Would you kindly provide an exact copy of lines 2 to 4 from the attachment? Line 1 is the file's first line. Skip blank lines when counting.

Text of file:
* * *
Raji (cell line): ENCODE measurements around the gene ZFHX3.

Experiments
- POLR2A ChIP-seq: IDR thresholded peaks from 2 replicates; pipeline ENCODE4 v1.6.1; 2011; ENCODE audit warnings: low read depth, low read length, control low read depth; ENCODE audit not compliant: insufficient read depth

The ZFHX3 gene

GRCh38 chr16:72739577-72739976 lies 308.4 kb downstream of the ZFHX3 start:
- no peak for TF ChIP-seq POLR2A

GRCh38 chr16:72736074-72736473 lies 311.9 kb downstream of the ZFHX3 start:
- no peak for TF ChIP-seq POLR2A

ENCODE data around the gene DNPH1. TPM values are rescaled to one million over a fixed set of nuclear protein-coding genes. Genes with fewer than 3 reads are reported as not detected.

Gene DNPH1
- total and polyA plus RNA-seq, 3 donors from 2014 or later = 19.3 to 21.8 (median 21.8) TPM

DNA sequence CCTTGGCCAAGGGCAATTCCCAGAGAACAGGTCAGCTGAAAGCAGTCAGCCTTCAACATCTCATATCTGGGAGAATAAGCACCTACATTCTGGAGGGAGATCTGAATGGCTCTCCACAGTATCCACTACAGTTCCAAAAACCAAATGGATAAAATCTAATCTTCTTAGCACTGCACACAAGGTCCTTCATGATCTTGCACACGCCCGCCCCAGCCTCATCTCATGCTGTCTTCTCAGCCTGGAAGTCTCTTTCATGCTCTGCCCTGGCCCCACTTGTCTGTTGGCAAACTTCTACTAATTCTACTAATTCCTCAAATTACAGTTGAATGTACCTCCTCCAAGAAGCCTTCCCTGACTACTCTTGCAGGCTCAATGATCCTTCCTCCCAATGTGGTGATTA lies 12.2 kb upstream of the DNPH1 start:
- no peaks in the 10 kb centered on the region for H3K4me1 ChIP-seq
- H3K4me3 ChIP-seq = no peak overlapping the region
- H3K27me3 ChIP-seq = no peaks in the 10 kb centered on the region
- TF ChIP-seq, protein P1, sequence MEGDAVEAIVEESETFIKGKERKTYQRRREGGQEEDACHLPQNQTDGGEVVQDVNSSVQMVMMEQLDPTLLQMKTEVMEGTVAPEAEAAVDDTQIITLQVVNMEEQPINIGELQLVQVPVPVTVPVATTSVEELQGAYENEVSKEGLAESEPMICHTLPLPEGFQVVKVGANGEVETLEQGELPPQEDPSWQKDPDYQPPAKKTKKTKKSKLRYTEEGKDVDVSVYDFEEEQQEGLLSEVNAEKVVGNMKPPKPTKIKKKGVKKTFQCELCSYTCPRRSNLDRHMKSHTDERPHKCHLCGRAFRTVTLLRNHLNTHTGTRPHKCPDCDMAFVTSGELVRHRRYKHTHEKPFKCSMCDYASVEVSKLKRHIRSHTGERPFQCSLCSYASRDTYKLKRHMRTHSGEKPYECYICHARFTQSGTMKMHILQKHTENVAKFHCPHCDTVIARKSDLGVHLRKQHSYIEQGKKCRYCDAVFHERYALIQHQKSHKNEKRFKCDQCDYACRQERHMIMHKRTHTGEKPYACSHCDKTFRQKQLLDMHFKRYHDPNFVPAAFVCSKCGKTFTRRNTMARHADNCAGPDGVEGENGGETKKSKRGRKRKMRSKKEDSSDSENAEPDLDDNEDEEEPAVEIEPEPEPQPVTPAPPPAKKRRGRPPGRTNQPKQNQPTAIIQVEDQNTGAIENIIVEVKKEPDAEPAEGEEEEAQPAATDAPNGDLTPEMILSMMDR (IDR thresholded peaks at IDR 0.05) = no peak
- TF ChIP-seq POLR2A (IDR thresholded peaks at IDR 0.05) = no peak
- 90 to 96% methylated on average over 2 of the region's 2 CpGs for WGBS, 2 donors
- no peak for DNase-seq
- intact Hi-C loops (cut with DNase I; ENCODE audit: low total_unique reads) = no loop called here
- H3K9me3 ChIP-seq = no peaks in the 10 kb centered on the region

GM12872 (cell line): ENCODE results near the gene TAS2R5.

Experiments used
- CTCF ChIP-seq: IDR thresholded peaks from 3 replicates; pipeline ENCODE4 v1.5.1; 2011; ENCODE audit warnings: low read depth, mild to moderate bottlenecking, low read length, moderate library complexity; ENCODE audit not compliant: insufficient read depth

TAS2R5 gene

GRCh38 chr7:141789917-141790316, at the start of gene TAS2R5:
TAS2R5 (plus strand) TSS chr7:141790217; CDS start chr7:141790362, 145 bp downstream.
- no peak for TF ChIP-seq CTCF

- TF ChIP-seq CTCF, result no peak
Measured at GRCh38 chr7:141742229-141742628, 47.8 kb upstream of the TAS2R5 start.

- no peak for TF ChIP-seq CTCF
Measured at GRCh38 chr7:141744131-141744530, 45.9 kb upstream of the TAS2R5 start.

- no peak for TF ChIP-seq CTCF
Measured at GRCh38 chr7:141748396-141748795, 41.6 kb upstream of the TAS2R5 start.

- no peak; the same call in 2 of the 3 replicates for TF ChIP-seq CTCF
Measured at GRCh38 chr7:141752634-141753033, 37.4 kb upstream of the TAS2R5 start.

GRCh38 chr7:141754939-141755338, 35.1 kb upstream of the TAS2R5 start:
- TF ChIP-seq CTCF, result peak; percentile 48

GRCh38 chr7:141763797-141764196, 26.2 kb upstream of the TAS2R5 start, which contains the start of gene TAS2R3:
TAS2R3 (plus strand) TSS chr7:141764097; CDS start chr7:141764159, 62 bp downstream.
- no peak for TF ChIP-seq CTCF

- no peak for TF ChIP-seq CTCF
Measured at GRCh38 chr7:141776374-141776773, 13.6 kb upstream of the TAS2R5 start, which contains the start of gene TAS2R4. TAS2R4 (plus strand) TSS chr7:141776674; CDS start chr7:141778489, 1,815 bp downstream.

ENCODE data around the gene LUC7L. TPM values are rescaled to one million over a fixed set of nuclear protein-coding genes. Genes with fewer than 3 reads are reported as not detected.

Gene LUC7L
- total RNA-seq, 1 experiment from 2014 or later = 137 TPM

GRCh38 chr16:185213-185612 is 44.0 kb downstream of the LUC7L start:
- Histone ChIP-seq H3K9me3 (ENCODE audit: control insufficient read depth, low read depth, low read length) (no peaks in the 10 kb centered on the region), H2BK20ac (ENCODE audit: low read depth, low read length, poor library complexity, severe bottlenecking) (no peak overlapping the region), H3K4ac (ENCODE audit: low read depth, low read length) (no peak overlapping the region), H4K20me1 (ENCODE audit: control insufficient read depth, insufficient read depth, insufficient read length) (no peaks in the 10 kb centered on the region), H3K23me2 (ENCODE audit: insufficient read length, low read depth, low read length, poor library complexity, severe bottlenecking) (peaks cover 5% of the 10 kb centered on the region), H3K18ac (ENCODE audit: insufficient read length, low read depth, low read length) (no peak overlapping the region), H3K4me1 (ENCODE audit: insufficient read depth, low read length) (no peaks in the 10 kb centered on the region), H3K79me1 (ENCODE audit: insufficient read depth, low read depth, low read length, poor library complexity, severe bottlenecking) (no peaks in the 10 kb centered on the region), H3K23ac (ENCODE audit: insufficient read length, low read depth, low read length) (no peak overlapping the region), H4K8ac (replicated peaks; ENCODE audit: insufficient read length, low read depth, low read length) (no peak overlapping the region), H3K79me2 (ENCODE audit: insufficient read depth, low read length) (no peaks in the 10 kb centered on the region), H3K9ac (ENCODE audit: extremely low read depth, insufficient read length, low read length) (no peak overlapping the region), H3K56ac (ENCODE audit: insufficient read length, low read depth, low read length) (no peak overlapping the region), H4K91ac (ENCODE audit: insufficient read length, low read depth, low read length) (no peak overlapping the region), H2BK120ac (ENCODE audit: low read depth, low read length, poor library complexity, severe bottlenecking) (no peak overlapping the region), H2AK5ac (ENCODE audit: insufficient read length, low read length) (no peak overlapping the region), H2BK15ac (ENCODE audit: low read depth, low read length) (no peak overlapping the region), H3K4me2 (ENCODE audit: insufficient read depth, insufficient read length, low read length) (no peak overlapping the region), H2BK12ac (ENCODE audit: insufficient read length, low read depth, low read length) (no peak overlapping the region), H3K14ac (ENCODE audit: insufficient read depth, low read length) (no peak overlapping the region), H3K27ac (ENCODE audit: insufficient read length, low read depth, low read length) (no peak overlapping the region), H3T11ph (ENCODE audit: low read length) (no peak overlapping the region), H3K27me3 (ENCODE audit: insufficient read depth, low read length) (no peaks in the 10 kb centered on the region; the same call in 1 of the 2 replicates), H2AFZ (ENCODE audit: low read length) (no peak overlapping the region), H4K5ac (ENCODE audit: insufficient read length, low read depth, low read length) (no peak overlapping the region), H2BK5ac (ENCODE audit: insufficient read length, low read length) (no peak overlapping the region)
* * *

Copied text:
Experiments
- POLR2A ChIP-seq: IDR thresholded peaks from 2 replicates; pipeline ENCODE4 v1.6.1; 2011; ENCODE audit warnings: low read depth, low read length, control low read depth; ENCODE audit not compliant: insufficient read depth

The ZFHX3 gene